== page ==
"Teaching That Comes From Above and Touches the Human Condition"
VATICAN CITY, JAN. 30, 2011 (Zenit.org).- Here is a translation of the address Benedict XVI gave today before and after praying the midday Angelus with those gathered in St. Peter"s Square.
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Dear brothers and sisters!
On this Fourth Sunday in Ordinary Time, the Gospel presents the first great sermon that the Lord addresses to the people, on the beautiful hills near the Sea of Galilee. "When Jesus saw the crowds," St. Matthew writes, "he went up the mountain, and after he had sat down, his disciples came to him" (Matthew 5:1-2). Jesus, the new Moses, “takes his seat on the ‘cathedra’ of the mountain” (“Jesus of Nazareth,” Ignatius Press, 2008, p. 65) and proclaims as “blessed” the poor in spirit, the afflicted, the merciful, those who hunger for justice, the pure of heart and the persecuted (cf. Matthew 5:3-10). This is not a new ideology but a teaching that comes from above and touches the human condition -- precisely that which the Lord, becoming incarnate, chose to assume -- to save it. Thus “the Sermon on the Mount addresses the entire world, the present and the future … and can be understood and lived out only by following Jesus and accompanying him on his journey” (“Jesus of Nazareth,” p. 69). The Beatitudes are a new program of life to liberate us from the false values of the world and open us to the true goods, present and future. When, in fact, God consoles, satiates the hunger for justice, dries the tears of the afflicted, it means that, besides recompensing everyone in a material way, he opens the Kingdom of Heaven. “The Beatitudes are the transposition of Cross and Resurrection into discipleship” (ibid., p. 74). The Beatitudes reflect the life of the Son of God who allows himself to be persecuted, despised to the point of being condemned to death, so that men be granted salvation.
An old hermit said: “The Beatitudes are gifts of God, and we must give him great thanks for them and for the recompenses that come from them, that is, the Kingdom of Heaven in the world to come, consolation here, the fullness of every good and mercy from God … once we become the images of God on earth” (Peter of Damascus, in Filocalia, vol. 3, Torino 1985, p. 79). The history itself of the Church, the history of Christian sanctity, are a commentary on the Gospel of the Beatitudes because, as St. Paul writes, “what is weak in the eyes of the world God has chosen to confound the strong; what is ignoble and despised in the eyes of the world, that which is nothing, God chose these to reduce to nothing the things that are” (1 Corinthians 1:27-28). This is why the Church does not fear poverty, scorn and persecution in a society that is often attracted by material well-being and worldly power. St. Augustine reminds us that “it is not worthwhile to suffer these evils, but to endure them for the name of Jesus, not only with a peaceful soul but even with joy” (“De sermone Domini in monte,” I, 5,13: CCL 35, 13).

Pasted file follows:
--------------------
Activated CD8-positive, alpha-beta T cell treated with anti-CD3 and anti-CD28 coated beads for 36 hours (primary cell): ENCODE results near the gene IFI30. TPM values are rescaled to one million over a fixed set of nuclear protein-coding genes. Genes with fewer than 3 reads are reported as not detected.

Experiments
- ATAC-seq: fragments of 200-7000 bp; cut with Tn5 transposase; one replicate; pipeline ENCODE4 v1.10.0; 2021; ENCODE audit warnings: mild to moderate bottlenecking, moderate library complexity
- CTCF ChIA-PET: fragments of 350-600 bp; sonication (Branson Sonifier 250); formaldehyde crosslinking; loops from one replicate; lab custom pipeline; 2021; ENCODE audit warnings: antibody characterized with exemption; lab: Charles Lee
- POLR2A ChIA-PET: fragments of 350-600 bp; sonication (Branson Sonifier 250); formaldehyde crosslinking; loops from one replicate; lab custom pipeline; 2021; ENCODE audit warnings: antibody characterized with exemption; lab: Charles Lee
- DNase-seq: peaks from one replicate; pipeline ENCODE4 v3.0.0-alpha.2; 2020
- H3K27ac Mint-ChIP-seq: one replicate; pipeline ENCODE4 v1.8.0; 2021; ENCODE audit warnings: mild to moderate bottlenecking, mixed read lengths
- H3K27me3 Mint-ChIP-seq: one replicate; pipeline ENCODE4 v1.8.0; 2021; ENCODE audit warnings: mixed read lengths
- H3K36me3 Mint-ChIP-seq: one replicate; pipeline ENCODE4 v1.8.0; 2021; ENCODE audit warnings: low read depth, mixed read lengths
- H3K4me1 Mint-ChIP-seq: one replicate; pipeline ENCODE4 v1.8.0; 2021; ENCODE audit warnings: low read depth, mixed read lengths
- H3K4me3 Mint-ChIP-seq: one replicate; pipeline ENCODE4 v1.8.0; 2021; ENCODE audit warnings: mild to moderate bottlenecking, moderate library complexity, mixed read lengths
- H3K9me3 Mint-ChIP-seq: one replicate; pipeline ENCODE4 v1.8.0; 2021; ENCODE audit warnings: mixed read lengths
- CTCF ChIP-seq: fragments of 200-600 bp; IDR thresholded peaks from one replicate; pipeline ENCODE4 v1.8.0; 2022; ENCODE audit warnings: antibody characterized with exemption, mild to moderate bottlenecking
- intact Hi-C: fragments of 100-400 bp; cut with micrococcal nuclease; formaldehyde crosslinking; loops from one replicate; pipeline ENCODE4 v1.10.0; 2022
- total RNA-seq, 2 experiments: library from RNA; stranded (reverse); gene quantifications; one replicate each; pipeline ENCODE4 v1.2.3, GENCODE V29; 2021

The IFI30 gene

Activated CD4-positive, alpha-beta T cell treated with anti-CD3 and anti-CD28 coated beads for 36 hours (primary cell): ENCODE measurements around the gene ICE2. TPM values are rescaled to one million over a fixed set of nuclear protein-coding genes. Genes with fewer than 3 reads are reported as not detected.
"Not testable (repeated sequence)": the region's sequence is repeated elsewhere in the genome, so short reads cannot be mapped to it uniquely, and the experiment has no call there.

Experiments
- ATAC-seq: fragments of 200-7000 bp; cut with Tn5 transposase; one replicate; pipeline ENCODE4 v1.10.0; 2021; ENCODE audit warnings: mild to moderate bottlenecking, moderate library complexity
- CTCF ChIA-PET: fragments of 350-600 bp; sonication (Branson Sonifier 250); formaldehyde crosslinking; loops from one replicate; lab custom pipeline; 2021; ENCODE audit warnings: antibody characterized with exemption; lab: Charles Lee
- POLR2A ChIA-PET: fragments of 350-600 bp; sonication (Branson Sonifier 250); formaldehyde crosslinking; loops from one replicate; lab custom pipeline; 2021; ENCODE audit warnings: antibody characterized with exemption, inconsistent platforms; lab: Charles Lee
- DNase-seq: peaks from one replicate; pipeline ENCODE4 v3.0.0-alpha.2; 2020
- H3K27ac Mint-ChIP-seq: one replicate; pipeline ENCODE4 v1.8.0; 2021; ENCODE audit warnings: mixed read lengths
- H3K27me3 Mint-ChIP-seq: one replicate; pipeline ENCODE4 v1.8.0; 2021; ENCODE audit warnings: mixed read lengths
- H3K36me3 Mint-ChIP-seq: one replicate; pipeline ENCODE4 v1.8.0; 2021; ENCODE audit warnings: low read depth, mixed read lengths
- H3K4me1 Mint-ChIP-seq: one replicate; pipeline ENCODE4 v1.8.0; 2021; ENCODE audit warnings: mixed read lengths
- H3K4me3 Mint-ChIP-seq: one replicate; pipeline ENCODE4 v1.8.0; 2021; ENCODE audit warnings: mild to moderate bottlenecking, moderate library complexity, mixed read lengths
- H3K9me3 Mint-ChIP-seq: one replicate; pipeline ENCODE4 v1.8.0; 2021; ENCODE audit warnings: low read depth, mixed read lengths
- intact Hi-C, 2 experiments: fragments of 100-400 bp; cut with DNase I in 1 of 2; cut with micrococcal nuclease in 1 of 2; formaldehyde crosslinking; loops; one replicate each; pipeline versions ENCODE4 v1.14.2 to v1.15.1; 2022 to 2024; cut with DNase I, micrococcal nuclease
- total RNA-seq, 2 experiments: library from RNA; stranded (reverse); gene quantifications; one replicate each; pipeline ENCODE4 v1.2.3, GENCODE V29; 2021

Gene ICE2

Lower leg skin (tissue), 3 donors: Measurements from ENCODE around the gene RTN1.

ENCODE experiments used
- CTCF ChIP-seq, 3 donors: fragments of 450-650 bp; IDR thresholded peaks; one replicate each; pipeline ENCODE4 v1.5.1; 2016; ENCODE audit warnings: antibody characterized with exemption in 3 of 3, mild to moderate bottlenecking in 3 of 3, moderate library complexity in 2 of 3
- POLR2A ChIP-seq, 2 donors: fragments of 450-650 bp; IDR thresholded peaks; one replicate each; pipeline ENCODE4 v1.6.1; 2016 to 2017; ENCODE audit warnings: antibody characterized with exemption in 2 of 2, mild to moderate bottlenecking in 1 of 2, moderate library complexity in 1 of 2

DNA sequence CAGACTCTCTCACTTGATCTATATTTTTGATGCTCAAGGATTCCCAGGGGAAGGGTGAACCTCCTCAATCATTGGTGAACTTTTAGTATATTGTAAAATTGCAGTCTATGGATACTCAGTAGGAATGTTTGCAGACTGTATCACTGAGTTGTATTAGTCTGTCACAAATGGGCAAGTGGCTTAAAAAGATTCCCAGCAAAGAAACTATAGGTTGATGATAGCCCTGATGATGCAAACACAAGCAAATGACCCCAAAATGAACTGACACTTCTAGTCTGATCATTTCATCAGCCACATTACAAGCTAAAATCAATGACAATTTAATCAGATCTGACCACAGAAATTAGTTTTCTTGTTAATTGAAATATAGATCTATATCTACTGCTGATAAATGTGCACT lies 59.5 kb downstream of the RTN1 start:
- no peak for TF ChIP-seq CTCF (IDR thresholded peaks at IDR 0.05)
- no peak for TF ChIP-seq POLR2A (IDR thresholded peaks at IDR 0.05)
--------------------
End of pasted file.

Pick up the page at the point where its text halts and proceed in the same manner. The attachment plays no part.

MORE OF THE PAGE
Dear brothers and sisters, we invoke the Virgin Mary, the one who is Blessed par excellence, asking for the strength to seek the Lord (cf. Sophonias 2:3) and to follow him always, with joy, on the path of the Beatitudes.
This Sunday we celebrate “World Leprosy Day,” which was promoted in the 1950s by Raoul Follereau and officially recognized by the U.N.. Leprosy, although it is diminishing, unfortunately still strikes many people in conditions of great misery. I assure all the sick of a special prayer, which I extend to those who care for them and who in various ways work to eliminate Hansen’s Disease. I especially greet l’Associazione Italiana Amici di Raoul Follereau, which celebrates its 50th anniversary.
In the days that follow, various countries of the Far East will celebrate with joy, especially in the intimacy of families, the Lunar New Year. To all those great peoples I wish from my heart serenity and prosperity.
Today is also the “International Day for Intercession for Peace in the Holy Land.” I join with the Latin Patriarch of Jerusalem and the Custody of the Holy Land in inviting everyone to pray to the Lord that he bring minds and hearts together in concrete peace projects.
I greet warmly all the English-speaking visitors present at today’s Angelus. In this Sunday’s Gospel, we hear the eight Beatitudes, that beautiful account of what Christian discipleship demands of us. Jesus himself showed us the way by the manner of his life and death, and by rising from the dead he revealed the new life that awaits those who follow him along the path of love. Upon all of you here today, and upon your families and loved ones at home, I invoke abundant blessings of peace and joy.